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Selig is destined to lose his battle



Published: Sun, November 4, 2001 @ 12:00 a.m.



The words from baseball commissioner Bud Selig's lips sent shockwaves through the state of Minnesota and less-rippling ones through Canada and Florida.

"Contraction" was the ugly word used by Selig, at least for fans of the Twins and Devil Rays, Expos and Marlins.

The czar of the diamond admitted at the World Series he's going to bring to the table at next week's owners meetings, possibly as soon as Tuesday, the subject of eliminating two of the game's weakest links.

Minneapolis, Miami, Tampa Bay and Montreal are the four cities most baseball observers believe are the prime candidates for such an action.

Why it won't happen: This observer, however, cautions you -- don't hold your breath.

Selig has given any number of reasons why he's supportive of eliminating two Major League teams.

On the flip side, here are a few why it's going to take years, if it happens at all:

U The players union. Arguably the most powerful union in the world, let alone sports, the baseball players union and its leader, Donald Fehr, have canceled seasons before with less at stake. The elimination of two franchises would mean the elimination of 50 jobs. Fehr's future as head of the union rests with this case; if he allows the contraction -- and the subsequent loss of jobs -- how could he expect to have any support of the players in the future? The easy solution is to expand the rosters, but ...

U The domino effect in the minor leagues. The elimination of two major league franchises would mean the dissolution of 10 or so minor league ball clubs. In some cases, where the major league club owns the minor league franchise, it wouldn't be a problem. But what about those cities where the minor league franchise is locally owned?

No more Scrappers? Look at it this way: What would be your reaction if it was suddenly announced the Mahoning Valley Scrappers were no more? Can you say, "litigation?"

Again, contraction would also mean the loss of jobs for literally hundreds of minor league ball players. Somebody, somewhere would surely have something to say about that, although the National Association players don't have the protection of the players union.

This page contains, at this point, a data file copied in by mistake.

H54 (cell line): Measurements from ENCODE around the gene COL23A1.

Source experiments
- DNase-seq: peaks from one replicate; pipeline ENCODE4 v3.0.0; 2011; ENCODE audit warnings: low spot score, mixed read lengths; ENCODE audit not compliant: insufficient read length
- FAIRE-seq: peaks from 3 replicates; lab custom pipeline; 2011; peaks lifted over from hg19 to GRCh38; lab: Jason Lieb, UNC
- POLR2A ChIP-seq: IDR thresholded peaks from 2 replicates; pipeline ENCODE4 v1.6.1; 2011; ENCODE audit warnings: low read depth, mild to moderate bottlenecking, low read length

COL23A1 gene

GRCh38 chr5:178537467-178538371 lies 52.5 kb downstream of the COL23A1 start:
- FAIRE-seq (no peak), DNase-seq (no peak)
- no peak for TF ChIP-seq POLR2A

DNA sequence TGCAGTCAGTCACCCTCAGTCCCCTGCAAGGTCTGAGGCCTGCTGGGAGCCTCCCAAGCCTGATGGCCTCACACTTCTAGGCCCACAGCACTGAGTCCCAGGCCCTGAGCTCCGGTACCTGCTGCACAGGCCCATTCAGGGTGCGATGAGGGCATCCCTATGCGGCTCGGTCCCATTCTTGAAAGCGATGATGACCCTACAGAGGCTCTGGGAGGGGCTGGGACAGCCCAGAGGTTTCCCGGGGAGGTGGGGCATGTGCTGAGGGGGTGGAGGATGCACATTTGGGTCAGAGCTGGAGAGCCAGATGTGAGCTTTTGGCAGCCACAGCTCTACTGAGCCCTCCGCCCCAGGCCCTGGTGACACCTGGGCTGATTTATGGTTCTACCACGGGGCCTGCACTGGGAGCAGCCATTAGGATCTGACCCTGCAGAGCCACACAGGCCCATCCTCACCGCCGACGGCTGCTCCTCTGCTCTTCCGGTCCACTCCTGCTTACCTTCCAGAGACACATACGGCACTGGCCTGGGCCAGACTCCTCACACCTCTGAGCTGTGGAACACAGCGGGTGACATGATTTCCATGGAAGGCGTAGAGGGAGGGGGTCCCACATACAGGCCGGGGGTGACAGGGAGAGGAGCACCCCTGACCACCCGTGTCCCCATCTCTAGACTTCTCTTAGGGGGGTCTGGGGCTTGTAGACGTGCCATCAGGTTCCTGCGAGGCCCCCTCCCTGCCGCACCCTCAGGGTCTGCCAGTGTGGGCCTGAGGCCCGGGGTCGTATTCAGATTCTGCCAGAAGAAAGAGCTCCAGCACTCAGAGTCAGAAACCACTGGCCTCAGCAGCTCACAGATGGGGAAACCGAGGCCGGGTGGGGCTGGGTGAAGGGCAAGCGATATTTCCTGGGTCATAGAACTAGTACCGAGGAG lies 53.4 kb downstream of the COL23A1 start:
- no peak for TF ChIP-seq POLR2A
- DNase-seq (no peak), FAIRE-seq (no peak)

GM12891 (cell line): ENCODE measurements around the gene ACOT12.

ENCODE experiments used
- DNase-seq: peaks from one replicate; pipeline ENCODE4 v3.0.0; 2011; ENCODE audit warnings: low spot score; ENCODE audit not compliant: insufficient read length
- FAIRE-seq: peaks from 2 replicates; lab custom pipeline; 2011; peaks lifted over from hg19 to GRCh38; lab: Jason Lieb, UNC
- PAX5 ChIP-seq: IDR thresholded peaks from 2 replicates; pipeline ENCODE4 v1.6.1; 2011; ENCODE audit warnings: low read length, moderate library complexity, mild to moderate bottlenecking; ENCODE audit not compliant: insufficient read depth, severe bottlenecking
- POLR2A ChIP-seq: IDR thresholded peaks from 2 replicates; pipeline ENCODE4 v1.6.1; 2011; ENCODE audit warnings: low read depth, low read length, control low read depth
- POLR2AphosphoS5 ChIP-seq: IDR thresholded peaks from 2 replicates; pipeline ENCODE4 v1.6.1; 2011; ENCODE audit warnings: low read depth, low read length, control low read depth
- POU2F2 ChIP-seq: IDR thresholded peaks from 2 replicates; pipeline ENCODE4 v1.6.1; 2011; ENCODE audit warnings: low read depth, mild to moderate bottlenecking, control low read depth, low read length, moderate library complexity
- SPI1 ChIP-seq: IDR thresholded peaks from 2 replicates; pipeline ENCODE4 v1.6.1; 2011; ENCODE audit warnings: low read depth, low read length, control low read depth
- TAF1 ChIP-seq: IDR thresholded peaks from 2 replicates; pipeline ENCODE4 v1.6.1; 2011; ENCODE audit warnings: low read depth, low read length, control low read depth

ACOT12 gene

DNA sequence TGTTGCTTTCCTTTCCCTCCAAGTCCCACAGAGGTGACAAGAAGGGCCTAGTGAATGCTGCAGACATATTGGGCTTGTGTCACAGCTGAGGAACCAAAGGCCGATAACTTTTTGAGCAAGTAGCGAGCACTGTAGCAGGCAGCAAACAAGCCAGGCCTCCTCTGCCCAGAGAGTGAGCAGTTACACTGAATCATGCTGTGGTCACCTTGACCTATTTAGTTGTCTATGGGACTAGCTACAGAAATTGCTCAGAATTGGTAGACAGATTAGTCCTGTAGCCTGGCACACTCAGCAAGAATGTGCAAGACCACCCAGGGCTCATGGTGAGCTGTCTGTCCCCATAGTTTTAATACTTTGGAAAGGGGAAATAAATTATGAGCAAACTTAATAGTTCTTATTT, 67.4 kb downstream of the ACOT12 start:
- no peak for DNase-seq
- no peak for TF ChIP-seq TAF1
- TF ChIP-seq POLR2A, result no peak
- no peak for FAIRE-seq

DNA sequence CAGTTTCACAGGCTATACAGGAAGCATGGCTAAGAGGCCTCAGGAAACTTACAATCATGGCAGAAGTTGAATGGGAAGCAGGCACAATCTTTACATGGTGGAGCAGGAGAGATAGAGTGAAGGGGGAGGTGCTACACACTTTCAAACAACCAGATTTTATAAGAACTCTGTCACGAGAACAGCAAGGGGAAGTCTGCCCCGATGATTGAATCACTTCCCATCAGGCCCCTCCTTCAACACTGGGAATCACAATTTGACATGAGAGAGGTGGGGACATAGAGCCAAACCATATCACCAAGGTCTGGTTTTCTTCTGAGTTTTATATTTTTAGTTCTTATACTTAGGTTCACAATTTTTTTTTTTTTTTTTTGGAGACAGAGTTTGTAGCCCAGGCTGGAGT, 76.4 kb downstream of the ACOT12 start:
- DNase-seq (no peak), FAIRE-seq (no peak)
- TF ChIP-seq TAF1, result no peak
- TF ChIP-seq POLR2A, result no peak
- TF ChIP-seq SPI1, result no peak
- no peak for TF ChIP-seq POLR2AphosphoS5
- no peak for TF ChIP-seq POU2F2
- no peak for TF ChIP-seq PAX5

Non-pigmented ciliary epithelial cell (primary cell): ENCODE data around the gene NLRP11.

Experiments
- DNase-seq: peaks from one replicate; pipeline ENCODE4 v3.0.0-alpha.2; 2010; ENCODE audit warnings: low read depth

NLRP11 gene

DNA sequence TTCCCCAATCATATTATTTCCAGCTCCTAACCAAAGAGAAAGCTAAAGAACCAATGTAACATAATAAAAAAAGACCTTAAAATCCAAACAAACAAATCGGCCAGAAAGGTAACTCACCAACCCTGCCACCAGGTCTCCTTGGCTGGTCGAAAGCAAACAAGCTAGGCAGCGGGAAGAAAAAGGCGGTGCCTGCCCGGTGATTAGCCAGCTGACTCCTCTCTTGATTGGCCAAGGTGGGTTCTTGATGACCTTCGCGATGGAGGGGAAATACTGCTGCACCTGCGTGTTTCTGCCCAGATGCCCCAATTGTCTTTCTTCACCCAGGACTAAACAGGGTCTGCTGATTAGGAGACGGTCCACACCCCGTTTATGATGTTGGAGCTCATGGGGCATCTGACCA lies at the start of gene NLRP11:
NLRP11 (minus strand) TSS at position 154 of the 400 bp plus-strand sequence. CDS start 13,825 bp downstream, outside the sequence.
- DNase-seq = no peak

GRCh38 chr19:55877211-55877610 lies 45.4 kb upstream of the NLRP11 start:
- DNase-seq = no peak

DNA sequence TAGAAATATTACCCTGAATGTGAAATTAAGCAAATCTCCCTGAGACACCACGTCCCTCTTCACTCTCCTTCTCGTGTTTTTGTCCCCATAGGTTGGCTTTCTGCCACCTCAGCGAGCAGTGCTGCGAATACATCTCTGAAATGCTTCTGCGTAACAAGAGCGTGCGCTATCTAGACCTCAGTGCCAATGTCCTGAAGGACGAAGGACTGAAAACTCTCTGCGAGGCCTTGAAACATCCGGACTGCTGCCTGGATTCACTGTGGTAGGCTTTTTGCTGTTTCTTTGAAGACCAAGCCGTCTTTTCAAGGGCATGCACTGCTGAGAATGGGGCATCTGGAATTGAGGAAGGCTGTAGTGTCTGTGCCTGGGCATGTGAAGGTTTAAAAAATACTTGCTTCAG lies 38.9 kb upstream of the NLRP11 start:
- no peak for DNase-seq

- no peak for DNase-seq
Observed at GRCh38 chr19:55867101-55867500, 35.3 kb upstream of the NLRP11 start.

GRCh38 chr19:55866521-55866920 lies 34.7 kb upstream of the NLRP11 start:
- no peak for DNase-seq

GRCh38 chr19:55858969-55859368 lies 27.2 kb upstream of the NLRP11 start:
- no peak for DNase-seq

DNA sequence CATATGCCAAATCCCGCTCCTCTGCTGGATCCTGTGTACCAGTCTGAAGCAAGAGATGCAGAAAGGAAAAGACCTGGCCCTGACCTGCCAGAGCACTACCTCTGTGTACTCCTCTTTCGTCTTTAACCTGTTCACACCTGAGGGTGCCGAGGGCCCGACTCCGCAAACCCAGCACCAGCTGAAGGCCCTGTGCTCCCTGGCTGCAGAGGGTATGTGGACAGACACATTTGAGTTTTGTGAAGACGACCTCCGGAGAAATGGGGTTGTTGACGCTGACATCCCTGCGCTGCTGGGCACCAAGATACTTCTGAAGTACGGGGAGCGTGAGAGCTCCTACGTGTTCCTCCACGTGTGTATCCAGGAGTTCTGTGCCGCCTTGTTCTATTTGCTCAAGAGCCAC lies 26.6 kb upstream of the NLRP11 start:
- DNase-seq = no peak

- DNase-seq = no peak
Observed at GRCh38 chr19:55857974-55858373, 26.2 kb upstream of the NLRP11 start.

U We've already mentioned it once, but it bears repeating: litigation.

Sure, the fan bases in the four cities faced with contraction aren't as large as others -- that's why they're candidates to be shut down, of course -- but there are still some people in each town who would be willing to do whatever it takes to keep their team afloat.

Even if he had the support of the players union, Selig could announce contraction in 2001 and it would get buried in the courts for a decade.

Baseball owners, like their brethren in every other professional sport, have no one to blame but themselves for the fiscal emergency they now find themselves in. They were too greedy, expanding their leagues to cities and markets unprepared to support such a venture.

Where to go? Some have suggested, instead of eliminating two franchises, moving them to more profitable markets. But that raises a fairly simple question: Where? What markets can support a major league franchise? Washington, D.C.? It's tried and failed twice already.

Selig probably has the right idea, but the chances of him ultimately getting what he wants are slim at best.

He'd be better advised to sit back and relax, and allow the weaker franchises to simply fold up and fade away on their own.

XRob Todor is sports editor of The Vindicator. Write to him at todor@vindy.com.




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